A downside of forced sharing is denying your child the ability to resolve her own social conflicts.
It’s painful to see kids in conflict because we don’t want their feelings hurt, especially over simple problems. We’re inclined to avoid conflict by forcing one child to share the item with the other even if she doesn’t want to.
But take a step back and be a moderator or a referee instead, at least initially. Social conflict can be a learning experience. As awkward or difficult as it may be to witness difficult emotions, they’ll learn about empathy and self-regulation than simply being forced to share.
4. It’s not about us
Why do we feel like good parenting means forcing kids to share?
One reason is because our parents told us to share in our own childhood as part of having good manners. We accept forced sharing as the normal thing to do.
Another is that sharing is a wonderful value to instill in our kids, so we assume we have to force them to do so when the opportunity comes up.
And finally, we force them to share to save face with others—we don’t want to be those terrible parents with kids who don’t share. As if to tell the other mom, “Oh no, he’s usually an angel. I don’t know why he’s acting this way. This is so not like him!”
The thing is, all these reasons are about us. While the intent is good, young kids are too young to understand the idea of sharing the way we do. To their ego-centric point of view, everything is theirs. When adults talk about sharing, they get upset and don’t understand why.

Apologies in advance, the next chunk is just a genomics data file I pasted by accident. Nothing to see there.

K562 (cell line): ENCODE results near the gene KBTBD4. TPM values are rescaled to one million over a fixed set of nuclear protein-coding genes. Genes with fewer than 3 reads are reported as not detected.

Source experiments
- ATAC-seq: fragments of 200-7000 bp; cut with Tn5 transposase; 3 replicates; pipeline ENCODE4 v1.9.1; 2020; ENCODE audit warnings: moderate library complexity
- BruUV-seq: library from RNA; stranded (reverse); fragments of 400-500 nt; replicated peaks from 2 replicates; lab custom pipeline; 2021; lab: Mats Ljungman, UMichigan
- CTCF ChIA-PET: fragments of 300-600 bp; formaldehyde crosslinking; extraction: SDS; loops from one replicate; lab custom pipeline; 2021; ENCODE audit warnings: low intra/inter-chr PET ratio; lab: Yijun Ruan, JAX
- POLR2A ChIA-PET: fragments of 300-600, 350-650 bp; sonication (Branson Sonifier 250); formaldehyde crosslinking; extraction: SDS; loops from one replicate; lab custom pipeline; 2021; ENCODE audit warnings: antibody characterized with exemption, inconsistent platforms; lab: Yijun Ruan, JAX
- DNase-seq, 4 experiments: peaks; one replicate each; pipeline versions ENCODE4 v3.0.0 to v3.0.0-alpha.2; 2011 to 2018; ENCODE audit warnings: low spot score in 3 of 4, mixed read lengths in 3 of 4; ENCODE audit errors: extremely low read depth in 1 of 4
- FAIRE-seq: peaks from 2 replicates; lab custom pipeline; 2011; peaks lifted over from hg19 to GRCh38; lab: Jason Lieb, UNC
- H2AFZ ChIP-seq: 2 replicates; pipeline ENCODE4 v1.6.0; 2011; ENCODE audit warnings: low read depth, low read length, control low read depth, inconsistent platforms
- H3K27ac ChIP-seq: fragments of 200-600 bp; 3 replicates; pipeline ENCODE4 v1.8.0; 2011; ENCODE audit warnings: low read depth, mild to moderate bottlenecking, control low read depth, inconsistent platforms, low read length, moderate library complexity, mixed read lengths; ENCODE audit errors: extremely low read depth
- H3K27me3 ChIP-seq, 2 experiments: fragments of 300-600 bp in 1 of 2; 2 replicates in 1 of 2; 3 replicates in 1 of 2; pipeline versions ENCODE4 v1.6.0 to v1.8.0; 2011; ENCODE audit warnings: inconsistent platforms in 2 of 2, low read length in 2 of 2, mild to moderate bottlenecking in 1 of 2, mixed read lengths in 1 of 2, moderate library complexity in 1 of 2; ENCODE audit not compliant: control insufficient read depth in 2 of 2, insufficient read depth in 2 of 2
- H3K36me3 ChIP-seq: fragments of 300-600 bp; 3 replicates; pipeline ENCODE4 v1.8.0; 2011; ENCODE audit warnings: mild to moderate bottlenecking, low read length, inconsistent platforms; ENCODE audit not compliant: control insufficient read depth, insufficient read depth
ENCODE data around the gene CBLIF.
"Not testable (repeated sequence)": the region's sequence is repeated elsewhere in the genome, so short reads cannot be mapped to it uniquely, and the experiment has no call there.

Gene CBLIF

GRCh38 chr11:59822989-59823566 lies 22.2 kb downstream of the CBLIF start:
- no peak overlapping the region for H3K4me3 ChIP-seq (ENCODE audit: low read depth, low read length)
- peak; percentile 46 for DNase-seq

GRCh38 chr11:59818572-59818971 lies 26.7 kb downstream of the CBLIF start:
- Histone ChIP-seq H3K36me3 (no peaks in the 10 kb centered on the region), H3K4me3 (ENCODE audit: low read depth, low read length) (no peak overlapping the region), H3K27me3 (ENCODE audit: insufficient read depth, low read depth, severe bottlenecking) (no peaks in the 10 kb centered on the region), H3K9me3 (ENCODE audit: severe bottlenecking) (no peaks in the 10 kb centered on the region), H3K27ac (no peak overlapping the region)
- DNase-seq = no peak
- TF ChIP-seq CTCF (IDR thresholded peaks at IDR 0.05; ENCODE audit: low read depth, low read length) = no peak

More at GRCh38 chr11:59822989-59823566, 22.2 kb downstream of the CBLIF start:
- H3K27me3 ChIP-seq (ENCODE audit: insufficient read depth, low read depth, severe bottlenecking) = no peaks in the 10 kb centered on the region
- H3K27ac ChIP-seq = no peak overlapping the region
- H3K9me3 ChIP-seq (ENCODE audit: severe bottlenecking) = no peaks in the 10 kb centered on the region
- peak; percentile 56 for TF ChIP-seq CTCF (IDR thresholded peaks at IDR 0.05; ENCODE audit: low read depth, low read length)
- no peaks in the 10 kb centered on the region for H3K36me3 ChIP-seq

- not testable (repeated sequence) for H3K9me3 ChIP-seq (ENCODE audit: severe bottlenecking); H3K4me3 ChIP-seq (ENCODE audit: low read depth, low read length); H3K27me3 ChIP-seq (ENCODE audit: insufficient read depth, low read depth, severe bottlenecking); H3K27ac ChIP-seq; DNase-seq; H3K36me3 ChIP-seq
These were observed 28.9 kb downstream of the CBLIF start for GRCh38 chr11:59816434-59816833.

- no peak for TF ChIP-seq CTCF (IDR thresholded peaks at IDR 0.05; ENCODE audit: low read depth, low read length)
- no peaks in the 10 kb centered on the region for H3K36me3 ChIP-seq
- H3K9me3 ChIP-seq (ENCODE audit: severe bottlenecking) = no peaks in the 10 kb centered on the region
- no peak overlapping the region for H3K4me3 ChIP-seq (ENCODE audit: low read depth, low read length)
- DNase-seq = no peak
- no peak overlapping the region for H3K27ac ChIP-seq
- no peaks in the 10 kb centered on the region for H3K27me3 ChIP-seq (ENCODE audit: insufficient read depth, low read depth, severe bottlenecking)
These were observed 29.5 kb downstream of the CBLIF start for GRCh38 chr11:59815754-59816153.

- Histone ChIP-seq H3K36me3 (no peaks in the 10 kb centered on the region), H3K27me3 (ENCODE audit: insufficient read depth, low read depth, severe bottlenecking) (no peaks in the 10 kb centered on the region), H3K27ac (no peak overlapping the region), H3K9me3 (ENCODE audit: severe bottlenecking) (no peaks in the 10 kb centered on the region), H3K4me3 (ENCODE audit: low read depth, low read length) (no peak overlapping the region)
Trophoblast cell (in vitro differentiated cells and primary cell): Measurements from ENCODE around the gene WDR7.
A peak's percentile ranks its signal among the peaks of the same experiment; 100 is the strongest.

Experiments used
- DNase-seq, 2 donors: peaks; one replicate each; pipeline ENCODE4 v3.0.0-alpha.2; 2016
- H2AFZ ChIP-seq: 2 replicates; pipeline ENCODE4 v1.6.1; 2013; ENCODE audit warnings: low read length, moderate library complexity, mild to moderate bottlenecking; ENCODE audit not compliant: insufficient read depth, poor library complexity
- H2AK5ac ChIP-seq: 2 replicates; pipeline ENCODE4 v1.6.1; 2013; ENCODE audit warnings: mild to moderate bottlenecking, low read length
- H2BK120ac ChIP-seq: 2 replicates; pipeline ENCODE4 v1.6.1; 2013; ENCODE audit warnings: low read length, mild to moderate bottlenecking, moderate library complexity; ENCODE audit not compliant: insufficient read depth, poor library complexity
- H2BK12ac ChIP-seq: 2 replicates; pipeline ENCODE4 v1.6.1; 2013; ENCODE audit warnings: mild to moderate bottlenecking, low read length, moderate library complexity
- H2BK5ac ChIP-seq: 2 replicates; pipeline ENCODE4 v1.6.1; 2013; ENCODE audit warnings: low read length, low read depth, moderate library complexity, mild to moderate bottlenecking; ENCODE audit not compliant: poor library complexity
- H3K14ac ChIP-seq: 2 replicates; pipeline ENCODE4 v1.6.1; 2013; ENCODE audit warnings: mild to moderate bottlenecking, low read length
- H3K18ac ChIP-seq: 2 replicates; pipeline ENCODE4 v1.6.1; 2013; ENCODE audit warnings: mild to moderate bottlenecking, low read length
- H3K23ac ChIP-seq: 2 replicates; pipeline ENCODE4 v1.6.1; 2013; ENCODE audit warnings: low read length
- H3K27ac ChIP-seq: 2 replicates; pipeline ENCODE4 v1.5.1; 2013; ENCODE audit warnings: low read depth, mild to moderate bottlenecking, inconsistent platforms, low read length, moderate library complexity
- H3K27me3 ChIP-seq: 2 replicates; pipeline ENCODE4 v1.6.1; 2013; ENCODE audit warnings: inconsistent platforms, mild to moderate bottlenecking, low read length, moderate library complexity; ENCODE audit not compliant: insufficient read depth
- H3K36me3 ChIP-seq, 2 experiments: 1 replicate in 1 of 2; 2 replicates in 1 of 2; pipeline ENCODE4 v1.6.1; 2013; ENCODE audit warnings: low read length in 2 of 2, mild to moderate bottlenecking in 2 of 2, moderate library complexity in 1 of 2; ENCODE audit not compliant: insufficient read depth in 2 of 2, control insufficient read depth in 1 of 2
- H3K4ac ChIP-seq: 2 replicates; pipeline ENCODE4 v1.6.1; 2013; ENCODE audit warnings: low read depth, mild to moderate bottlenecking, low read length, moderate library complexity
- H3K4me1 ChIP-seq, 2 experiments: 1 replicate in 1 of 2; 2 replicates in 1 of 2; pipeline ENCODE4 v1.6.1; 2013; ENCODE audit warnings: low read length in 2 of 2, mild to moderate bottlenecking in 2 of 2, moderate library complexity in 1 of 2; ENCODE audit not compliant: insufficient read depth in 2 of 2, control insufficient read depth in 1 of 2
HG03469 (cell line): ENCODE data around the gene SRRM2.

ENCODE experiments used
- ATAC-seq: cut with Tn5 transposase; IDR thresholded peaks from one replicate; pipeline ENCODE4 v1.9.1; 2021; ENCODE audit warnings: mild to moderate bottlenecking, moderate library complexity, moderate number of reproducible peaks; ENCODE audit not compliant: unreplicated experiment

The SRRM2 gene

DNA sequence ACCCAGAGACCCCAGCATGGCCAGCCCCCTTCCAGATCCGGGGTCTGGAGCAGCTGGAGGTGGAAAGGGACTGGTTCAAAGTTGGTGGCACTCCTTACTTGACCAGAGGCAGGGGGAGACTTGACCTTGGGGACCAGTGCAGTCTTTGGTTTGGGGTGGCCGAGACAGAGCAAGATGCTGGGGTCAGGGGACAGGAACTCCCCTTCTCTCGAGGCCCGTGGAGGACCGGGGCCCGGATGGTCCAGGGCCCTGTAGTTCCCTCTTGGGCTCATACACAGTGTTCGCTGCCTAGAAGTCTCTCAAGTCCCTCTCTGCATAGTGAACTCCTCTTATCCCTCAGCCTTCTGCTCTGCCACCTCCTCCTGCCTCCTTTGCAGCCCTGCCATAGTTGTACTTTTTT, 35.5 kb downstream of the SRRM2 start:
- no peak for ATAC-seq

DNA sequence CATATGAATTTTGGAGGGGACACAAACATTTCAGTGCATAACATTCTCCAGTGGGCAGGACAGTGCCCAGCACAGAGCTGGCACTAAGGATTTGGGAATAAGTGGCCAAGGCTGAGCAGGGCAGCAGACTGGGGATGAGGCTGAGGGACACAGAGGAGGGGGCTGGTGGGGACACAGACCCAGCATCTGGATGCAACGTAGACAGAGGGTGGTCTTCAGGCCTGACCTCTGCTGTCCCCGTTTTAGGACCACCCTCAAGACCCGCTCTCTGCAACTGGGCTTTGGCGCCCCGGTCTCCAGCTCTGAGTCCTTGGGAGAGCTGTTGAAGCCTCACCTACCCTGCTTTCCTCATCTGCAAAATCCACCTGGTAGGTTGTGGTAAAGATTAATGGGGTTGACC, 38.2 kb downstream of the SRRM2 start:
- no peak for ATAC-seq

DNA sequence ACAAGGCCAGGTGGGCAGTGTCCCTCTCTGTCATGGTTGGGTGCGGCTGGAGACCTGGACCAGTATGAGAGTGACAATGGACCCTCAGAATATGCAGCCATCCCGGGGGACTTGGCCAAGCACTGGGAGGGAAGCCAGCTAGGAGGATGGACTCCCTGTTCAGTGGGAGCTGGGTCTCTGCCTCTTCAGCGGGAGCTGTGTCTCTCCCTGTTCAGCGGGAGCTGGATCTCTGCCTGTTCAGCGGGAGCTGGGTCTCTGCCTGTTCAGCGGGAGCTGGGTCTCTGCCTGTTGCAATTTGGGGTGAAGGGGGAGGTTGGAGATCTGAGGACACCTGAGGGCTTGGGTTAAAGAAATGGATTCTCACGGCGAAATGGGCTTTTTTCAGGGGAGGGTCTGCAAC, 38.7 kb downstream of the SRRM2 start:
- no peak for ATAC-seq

What to do instead
As I’ve said, sharing itself is a good value and skill to teach our kids. It’s forcing them to do so—and the way we do—that’s the problem.
Still, at some point, your child will face another who will want his turn on the swing or a chance to scoop sand with a shovel. Even with all the reasons you shouldn’t force your child to share, at some point, you still want to encourage him to do so.
If kids shouldn’t be forced to share, what should you do instead?
1. Encourage turn-taking
One of my favorite ways to handle more than one child wanting the same thing is through turn-taking. Not all toys or activities are suited for multiple-use or group play. And if they all want a turn at it, then the only way to make it work fairly is through child-directed turn-taking.
For instance, if your kids are fighting over a toy, set a timer for each child. The first gets to use it for, say, 10 minutes, before handing it to the other.
Even better: Highlight the positive outcomes of turn-taking. See who can make the ball bounce the highest, or how high they can scoop the mountain of sand from their combined efforts.
Tip: Kids usually don’t mind sharing, so long as it’s not right away. If your child is still using the swing even if another wants a turn, say, “You’ve been at the swing for a while now. How about 10 more pushes and then we let someone else have a go?”
2. Let the kids determine how to play together
If you’ve been tempted to get “two of everything” because you have two kids, you might want to rethink that.